R - Retention

About Retention

The retention score is a measure of how many of your users are coming back to your application.

Why use it

Users will continue using an application and repeatedly return to it if they find value in it.

A low retention indicates that users might not see value in interacting regularly with an application or struggle to achieve the intended usage. On the other hand, a high Retention Score significantly impacts your business results, leading to a higher return on investment (ROI) for your app.

Retention analytics metrics overview page

How is it calculated?

R score
Average of the Retention Rate and Stickiness
Returning usersThe metric compares the number of users who returned to the application during the selected period with the users from the previous period.
Retention rateRatio of returning users to all users (comparing with the previous period).
StickinessAverage daily stickiness in the selected date range in the date picker. Daily stickiness is the ratio of Weekly Active Users to Monthly Active Users on that day (WAU/MAU)

Funnel "How often your users return?" 

Based on you selected time range in the date picker, we take all returning users from this period and look at the behaviour of these returning users from the past to classify them into monthly, weekly or daily group. For this we look at the last 90 days (or since user's first session) and calculate number of sessions, days, weeks and months they returned.

Monthly Active UserThe user was active 2 out of 3 months
Weekly Active UserUser active 75% of weeks in this period (about 9 out of 12)
Daily Active UserA weekly user that’s also active >40% of the days in this period (about 3/7)
Multiple times per dayA daily user that has more engaged sessions than days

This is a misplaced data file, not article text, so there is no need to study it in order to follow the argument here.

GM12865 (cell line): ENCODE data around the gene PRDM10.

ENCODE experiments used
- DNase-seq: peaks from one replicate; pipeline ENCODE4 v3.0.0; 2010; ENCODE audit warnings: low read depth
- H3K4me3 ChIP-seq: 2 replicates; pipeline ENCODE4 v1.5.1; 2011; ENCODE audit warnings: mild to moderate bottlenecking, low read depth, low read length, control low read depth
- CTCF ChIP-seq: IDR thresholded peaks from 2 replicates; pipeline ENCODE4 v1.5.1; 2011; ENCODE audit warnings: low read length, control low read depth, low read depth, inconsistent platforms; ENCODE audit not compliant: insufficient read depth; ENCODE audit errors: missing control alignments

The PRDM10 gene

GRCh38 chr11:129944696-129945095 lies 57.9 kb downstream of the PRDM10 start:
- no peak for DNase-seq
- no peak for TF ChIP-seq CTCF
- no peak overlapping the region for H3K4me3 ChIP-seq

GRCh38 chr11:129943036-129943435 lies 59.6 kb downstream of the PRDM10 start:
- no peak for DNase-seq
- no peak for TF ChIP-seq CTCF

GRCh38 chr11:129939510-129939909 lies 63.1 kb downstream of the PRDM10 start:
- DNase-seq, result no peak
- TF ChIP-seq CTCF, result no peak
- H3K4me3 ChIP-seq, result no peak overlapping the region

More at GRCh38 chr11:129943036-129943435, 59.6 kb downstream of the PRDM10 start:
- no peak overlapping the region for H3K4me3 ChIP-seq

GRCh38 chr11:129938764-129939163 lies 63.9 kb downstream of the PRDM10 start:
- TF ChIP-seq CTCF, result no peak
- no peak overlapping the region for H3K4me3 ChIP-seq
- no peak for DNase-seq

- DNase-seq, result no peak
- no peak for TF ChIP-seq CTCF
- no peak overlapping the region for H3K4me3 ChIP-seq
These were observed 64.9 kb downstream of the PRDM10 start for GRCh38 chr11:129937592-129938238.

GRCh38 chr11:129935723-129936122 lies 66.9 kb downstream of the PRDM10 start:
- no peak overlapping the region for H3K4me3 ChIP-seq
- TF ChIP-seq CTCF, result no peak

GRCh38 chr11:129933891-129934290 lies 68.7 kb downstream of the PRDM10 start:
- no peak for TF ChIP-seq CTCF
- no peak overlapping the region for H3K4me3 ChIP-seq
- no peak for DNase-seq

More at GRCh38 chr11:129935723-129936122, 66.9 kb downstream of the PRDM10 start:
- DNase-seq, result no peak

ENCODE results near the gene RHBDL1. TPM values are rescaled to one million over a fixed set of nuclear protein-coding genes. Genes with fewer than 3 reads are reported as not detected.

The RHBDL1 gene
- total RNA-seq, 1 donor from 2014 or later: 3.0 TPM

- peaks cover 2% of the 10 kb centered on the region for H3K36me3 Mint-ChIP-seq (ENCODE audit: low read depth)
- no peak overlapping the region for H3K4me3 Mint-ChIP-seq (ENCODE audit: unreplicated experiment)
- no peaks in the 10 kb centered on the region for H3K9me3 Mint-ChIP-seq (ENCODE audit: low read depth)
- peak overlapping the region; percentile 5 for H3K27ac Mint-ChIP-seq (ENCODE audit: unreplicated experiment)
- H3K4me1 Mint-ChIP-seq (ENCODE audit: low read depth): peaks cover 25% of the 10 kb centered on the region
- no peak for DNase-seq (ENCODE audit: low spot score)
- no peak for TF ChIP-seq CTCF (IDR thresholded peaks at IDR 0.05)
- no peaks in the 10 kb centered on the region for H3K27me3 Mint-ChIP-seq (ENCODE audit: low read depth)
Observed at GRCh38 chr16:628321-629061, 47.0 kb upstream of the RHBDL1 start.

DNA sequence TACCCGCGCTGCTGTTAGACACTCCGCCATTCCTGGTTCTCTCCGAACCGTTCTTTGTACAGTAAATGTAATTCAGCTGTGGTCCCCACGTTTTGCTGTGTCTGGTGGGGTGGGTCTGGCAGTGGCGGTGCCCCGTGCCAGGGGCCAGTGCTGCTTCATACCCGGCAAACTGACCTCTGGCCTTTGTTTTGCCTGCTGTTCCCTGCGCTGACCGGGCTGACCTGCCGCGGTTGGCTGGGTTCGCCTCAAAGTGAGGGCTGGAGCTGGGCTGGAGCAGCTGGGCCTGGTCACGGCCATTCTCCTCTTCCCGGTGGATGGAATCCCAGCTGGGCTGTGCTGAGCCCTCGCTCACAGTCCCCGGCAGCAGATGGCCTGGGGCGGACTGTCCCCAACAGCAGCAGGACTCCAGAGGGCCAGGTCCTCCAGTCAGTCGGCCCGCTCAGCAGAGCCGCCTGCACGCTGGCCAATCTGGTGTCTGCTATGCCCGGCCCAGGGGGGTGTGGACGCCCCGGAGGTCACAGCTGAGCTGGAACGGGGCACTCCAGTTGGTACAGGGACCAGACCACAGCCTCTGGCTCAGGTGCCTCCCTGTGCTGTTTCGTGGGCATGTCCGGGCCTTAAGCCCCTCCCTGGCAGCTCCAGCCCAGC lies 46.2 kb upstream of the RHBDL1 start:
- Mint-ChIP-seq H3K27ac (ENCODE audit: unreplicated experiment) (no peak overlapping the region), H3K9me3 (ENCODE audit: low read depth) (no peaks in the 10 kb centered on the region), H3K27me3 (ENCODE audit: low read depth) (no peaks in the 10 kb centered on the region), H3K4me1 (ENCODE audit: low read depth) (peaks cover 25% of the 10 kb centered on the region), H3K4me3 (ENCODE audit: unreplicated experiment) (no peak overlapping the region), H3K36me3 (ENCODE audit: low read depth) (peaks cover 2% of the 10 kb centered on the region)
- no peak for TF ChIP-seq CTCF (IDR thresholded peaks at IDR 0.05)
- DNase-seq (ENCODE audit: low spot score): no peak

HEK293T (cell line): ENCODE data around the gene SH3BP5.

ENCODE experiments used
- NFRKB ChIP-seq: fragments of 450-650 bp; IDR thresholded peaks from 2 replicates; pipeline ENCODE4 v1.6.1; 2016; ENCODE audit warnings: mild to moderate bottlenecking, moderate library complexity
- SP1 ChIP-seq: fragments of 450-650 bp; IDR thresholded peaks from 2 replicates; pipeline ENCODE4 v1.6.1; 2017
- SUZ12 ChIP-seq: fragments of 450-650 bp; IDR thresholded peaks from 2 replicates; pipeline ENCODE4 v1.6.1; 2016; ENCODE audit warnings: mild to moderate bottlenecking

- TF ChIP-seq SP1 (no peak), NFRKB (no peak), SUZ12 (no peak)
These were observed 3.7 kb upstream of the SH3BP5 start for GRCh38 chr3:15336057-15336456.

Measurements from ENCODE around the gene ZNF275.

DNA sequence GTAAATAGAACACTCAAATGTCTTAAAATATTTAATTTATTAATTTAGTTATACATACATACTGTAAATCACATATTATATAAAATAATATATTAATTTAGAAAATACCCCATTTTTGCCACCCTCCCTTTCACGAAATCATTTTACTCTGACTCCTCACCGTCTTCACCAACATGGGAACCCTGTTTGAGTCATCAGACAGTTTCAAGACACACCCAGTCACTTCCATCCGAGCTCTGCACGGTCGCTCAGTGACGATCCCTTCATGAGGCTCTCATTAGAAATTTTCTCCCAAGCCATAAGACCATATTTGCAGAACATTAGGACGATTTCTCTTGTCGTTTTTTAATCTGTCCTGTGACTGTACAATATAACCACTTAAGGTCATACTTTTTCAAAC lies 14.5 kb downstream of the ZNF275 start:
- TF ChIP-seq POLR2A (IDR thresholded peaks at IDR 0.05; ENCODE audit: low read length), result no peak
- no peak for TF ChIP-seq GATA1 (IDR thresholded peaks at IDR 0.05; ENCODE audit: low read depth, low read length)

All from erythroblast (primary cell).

The warmup period

Keep in mind, some retention metrics require warmup period: 

  • Stickiness compares weekly to monthly active users. In the first 2-3 weeks HEART does not know the number of your monthly users, so stickiness will be higher than usual.
  • Your Retention rate compares users with the previous period, so if there is no data in this period, retention will appear higher in the beginning. 


HEART may encounter difficulties in accurately assessing returning users in these scenarios: 

  • When users switch devices: HEART relies on the browser to determine if a user is returning, either using cookies or through the Browser Extension
  • Cookie-related problems:  For instance, if a user's browser blocks or restricts cookies, it can hinder the ability of HEART to identify them as returning users accurately. Using the SSO to identify the user is a good way to mitigate the issue. 

Best Practices

To get the most value in understanding and improving the Retention numbers, we suggest monitoring the numbers for at least 1 month. 

Here are our Tips for Retention: 

1. Define user groups

There might be different expectations for different users on how often they should be returning to which application or page. Define those user groups and create user segments, so you can better analyze the data.

2. Understand why 

Conduct user research to understand why users are not retaining. How much value do people get from the application? What is the application being used for? 

Understand whether there might be roadblocks in using the application. Something might be broken that keeps people from coming back / creates frustration.

3. Improve onboarding

Send users an email to invite them into your application and highlight the values of it. 

4. Awareness and promotion

Send a reminder over email or other internal channels.

5. Check for limitations 

Check if your system is restricting cookies from the user's browser.

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